September 27, 2012

September 27th, 2012

Category: Early Childhood Education, News

National News

Oregonian
Oregon piloting a system to screen every pupil’s readiness  
Students who start kindergarten equipped with certain skills and knowledge are far more likely to be strong readers in 3rd grade and beyond. In response, Oregon is developing readiness assessments to gain a more reliable picture of how many 5-year-olds arrive primed to learn and how far behind the others are. The assessments will be piloted in 16 districts.

Huffington Post
State and local school finance systems perpetuate per-student spending disparities  
Inequitable per-pupil spending perpetuated by regressive state and local school-finance systems remains cause for concern, despite state aid formulas designed to work to the contrary, according to a new report. The study identified six states where combined state and local revenues and school resources are considerably lower in higher-poverty districts than they are in lower-poverty districts.

Education Week
Chess: The best move for students
An op-ed by Salome Thomas-EL is the principal of the Thomas Edison Charter School in Wilmington, Delaware
Unfortunately, most of our nation’s urban and rural students won’t have the same opportunities as my chess players because, as a general rule, we don’t teach our children to think critically or to think ahead. We don’t teach them to use logic and reason or to consider rewards and consequences before they make decisions. Students must learn that they are not born smart, but become smart through hard work and the process of growth. Chess can help establish that foundation for students as young as 5 and 6 years old, and it is simple enough to learn quickly.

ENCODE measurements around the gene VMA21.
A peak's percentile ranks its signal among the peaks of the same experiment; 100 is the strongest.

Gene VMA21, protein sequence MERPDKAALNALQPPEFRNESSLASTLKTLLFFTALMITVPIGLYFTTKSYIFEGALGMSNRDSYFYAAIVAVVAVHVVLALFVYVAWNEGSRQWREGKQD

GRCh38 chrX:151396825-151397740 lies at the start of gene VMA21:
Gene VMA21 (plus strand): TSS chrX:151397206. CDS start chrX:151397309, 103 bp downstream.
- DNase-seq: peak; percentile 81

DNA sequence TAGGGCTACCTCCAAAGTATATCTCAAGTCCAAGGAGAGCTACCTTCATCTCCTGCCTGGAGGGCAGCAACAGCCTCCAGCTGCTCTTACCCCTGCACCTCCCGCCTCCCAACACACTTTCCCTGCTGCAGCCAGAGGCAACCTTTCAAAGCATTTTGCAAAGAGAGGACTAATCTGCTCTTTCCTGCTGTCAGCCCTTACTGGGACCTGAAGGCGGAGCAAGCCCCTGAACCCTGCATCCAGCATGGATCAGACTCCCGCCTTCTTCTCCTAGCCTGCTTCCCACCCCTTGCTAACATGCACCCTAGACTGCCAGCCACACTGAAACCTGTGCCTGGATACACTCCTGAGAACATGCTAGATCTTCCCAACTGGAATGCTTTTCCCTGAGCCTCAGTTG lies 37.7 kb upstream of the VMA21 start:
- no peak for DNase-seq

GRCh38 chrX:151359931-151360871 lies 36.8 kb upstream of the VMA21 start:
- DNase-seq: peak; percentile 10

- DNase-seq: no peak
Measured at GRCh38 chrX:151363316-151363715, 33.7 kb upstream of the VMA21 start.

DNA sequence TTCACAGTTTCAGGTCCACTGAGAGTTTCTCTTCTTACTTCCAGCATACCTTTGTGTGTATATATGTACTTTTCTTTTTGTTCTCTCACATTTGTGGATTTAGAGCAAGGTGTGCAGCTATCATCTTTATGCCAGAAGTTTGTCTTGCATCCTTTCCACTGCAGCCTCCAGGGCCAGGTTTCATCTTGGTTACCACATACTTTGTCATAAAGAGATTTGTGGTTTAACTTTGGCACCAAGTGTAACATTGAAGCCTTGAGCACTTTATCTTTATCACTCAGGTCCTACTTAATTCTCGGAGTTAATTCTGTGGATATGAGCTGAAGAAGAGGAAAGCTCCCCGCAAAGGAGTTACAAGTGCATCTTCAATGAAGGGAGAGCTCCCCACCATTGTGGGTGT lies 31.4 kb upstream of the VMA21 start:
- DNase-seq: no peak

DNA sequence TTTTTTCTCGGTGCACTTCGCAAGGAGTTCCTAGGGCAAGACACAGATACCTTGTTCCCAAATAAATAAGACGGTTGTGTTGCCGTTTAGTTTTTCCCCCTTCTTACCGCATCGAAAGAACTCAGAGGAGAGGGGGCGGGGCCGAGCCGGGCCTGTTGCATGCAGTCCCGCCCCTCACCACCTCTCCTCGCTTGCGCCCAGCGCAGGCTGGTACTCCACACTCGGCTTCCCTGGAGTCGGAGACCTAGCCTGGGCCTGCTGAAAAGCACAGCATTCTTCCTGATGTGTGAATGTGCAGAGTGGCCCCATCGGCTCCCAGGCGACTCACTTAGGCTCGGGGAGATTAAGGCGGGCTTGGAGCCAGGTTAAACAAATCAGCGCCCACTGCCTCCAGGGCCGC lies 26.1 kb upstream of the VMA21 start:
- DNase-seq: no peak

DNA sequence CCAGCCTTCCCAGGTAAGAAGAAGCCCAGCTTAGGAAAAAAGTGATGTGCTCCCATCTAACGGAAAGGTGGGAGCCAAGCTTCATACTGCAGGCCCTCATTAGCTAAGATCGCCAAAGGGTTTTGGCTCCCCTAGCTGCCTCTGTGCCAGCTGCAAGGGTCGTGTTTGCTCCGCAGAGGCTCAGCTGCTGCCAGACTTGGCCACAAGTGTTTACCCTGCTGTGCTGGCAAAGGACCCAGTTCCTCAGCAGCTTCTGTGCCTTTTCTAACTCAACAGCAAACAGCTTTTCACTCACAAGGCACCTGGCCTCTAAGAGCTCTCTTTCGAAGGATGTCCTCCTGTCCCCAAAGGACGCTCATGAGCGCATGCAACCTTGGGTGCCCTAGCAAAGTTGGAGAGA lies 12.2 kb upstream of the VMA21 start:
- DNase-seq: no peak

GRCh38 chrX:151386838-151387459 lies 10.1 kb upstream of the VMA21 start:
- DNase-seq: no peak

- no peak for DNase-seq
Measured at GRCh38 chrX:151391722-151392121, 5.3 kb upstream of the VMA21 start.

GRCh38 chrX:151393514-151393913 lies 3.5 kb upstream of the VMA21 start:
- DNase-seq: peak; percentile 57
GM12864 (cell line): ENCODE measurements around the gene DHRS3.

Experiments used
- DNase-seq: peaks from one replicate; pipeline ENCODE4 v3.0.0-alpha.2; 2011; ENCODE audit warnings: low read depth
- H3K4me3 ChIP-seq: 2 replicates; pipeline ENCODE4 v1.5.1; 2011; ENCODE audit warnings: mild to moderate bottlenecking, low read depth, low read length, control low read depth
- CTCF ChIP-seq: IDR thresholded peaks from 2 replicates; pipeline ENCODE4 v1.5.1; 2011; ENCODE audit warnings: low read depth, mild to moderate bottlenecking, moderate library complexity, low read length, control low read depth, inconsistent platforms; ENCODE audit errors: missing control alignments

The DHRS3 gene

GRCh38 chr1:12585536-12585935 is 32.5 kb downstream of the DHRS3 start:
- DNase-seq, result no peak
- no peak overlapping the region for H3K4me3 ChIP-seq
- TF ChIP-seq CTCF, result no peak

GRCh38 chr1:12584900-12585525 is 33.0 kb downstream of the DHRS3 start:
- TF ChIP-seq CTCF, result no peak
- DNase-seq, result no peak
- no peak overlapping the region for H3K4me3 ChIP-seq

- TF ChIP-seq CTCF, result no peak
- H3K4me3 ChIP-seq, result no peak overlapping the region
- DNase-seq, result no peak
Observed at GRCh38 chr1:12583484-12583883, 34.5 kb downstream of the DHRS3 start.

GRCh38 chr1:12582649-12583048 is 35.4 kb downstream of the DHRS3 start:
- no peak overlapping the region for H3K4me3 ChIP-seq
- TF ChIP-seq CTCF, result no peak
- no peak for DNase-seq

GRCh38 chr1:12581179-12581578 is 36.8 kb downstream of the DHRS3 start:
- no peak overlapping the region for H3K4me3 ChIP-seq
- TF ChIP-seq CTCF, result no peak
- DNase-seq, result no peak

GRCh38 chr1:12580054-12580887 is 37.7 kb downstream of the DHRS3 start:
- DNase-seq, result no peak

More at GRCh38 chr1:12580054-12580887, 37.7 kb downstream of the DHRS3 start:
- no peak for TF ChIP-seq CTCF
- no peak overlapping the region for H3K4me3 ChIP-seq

Slate
Why New Haven’s ambitious new education strategy might actually succeed
As the recent Chicago teacher strike demonstrated, public school systems are phenomenally difficult institutions to change. The array of competing forces—unions, politicians, parents, principals, charter schools, state and national bureaucrats—gums up many reform efforts and frustrates all but the most persistent reformers. But what’s happening in the historically troubled New Haven, Conn., public school system suggests there may be ways around this, ways that all sides can support.




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